As a bit of an aside, I think shelves mean different things to different people. I’m curious what putting an issue or doctrine ‘on the shelf’ means to other people. I’ll start. To me it means forgetting about it until it forces itself on you again through external influence. When you forget about it you forget the things you thought about it so when it rears its head again you are looking at it, as if for the first time.

  9. Tom on January 27, 2006 at 10:36 pm

    I like my Virgils with Trader Joe’s chile lime pistachios. Stinky cheese? I don’t need no stinkin’ stinky cheese! (At least that’s what I’m guessing all those things you mention are).

  10. Russell Arben Fox on January 27, 2006 at 11:29 pm

    “I guess I would say that the reason why cog dis is so tough for me to deal with is that I hate feeling like a hypocrite. And, even more than hating to feel like a hypocrite, I hate feeling unsettled about important things in my life.”

    I appreciate the way you put this, Elisabeth, becomes it helps me understand better how Kaimi’s post sheds some light on my own thinking. Your hatred of feeling unsettled, incomplete, or inconsistent is something I can definitely relate to. For years–no, for decades–I’ve struggled to understand my own pre-occupation with living a “graceful” life: one attended by God’s grace, obviously, but also, in my own thinking, one that would be a smooth whole, where I could move seamlessly from one facet of my life to another, making time for everything, always settling one stage before beginning the next, because of course it would all be of a piece. Perhaps part of the reason I defend, when I’m wearing my theologian’s cap, a much starker notion of grace and dependency than is common in the church today is because I can look at my own life, and see how messed up things have become when I’ve rationalized myself into some contrived pursuit of perfect order, all in the name thinking that such would be some sign of sanctification, of graceful balance.

    But I don’t think we should allow a mature acceptance of dissonance to give hypocrisy a free pass. Being unbalanced, and being hypocritical, are perhaps overlapping but nonetheless very different things. A hypocrite excuses their own inbalances without excusing them in others; they bind themselves tightly to some small article of clarity so as to judge the murkiness of everyone else’s arrangements. Perhaps we can’t help but be, in some fundamental way, broken up and dissonant; but we can, I think, not be hypocrites in how we acknowledge that. Probably my lived political or social or moral response(s) to the word won’t ever be perfectly harmonious, but that does not mean that when I seek to harmonize this or that aspect of the world I’m invariably hypocritical in doing so. (If we believed that, then no change, personal or political, would ever get off the ground.)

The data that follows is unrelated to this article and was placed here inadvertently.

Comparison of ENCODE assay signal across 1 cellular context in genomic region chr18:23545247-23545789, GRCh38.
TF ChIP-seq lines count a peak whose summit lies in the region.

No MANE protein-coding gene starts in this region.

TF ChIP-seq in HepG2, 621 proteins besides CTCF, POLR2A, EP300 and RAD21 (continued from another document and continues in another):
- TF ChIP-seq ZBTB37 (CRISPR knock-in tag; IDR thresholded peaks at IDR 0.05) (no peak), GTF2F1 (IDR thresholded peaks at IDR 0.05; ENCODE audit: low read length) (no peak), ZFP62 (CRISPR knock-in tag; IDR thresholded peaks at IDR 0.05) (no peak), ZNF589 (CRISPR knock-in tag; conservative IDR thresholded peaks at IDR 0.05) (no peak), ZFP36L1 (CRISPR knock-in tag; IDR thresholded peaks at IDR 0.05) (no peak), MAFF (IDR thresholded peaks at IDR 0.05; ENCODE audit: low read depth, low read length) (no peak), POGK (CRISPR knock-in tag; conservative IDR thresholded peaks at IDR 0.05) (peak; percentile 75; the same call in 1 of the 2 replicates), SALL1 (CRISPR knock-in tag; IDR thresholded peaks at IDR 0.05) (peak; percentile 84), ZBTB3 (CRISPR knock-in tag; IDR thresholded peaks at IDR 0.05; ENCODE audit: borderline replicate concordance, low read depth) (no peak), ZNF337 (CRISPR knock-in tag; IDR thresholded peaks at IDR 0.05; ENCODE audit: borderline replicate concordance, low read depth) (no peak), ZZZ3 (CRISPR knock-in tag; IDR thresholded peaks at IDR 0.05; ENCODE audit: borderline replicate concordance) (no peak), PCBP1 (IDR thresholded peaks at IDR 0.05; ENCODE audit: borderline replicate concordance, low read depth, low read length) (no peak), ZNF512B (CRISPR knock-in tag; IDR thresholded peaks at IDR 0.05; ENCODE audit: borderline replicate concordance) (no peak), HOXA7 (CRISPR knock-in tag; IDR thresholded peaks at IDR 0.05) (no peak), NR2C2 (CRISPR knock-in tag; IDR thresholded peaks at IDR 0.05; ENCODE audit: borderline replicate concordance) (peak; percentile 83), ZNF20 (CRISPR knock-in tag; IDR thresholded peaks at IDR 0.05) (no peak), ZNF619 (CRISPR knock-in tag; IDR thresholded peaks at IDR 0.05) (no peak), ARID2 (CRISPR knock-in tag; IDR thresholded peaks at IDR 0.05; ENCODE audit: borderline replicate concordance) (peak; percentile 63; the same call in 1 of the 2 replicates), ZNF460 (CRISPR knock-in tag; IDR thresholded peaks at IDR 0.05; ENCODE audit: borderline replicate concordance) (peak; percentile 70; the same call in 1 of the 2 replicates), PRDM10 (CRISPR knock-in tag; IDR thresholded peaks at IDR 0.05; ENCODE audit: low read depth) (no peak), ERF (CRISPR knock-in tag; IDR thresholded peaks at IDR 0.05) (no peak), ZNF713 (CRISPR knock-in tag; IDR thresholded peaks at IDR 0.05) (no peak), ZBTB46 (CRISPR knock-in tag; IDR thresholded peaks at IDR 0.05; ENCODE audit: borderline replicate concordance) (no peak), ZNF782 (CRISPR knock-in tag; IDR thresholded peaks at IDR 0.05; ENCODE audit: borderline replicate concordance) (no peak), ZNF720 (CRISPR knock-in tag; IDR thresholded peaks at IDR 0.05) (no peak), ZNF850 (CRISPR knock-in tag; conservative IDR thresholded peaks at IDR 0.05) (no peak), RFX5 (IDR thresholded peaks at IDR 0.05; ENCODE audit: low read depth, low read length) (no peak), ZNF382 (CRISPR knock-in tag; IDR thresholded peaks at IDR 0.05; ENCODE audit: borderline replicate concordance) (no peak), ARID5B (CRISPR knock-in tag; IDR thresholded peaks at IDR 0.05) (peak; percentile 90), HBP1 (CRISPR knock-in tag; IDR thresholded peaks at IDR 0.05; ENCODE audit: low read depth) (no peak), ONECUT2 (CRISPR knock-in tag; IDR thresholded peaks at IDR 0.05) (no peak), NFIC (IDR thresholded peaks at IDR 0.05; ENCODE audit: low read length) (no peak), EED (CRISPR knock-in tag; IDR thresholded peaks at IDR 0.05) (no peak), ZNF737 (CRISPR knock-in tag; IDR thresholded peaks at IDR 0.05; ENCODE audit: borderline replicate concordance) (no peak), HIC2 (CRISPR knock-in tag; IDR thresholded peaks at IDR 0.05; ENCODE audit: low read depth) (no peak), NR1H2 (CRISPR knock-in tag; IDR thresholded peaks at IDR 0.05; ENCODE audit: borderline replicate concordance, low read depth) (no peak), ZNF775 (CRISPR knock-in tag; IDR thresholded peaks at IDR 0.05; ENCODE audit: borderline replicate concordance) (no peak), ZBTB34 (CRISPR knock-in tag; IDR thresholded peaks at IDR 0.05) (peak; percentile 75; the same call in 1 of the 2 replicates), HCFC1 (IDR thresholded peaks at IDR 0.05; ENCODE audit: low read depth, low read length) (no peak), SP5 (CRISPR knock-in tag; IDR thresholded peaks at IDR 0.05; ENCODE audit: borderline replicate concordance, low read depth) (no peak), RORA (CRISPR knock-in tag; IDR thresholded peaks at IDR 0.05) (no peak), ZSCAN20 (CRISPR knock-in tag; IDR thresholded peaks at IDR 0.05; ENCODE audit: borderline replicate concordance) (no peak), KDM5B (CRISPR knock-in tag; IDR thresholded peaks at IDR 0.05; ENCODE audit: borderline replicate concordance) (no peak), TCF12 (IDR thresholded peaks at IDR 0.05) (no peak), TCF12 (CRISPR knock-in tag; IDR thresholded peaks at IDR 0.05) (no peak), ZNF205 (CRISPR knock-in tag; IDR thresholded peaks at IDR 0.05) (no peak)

11. Kevin Barney on January 27, 2006 at 11:43 pm

    I don’t know whether she created the image or merely popularized it, but I’ve always associated the notion of “putting something on the shelf” with Camilla Kimball. And, much like Beijing, I think it is (or at least can be) a positive strategy. I think putting things on the shelf bespeaks a certain intellectual humility, an acknowledgment that you don’t understand everything now, but the failing may just be in your understanding, not in the issue itself.

    Very little about the church bothers me. But I remember being genuinely bothered by the Salamander Letter. I could have jumped to a quick and easy conclusion that Joseph Smith was obviously a fraud, but I didn’t; I “put it on the shelf” until I could learn more. And learn more I did. I began to learn about the early American practices of folk magic. I read a lengthy article by historian Jon Butler on the subject that had nothing to do with the Church. I read the BYU Studies issue that was completely devoted to the subject. (And in course of time the letter turned out to be fraudulent.) Now, money digging stuff doesn’t bother me in the least, nor does it today’s LDS historians (witness Bushman in RSR), whereas a generation ago NIbley was talking about how if it were true it would be the death knell of the Church.

    Time, perspective, context, patience, maturing, understanding, all have the potential to come by virtue of not jumping to quick and easy–and often wrong–conclusions, but letting things simmer a while. Horace said that when you write something you should stick it in a drawer for nine years and then reread it and see whether you really want to publish it to the world. To me that’s the same thing as sticking it on the shelf.

    (BTW, all of the wailing and gnashing of teeth about cog dis on exmo sites is truly ironic. RFM is a hotbed of cog dis. There’s plenty of the stuff to go around.)

  12. Jim F. on January 28, 2006 at 12:18 am

    Is it okay if I nominate this for “The Best Blog Kaimi Has Ever Written”? Thanks; well done. Like Elisabeth (a woman who knows how to spell her name, dag-nab-it), I thought you handled the imagery especially well. Would you like to rewrite a couple of posts for me? (And your right about Pecorino Toscano: can’t go wrong with it, not even if drinking bilge water.)

  13. Tom on January 28, 2006 at 1:35 am

    Oddly enough, one of the things that has helped me come to peace with all the dissonance in my life is watching the films of Ingmar Bergman. One of his major recurring themes is the silence of God. He can’t believe in God because of all the evidence that he sees that argues against Him, yet it seems like he envies believers and wishes he had the same kind of peace that he imagines they must have. I haven’t quite figured out exactly why watching these movies about people in crises of faith brings me peace. They never come to believe and Bergman usually emphasizes reasons to disbelieve. Maybe the films have helped me realize that cognitive dissonance is a fact of life for anyone who’s really paying attention.

  14. Tatiana on January 28, 2006 at 1:49 am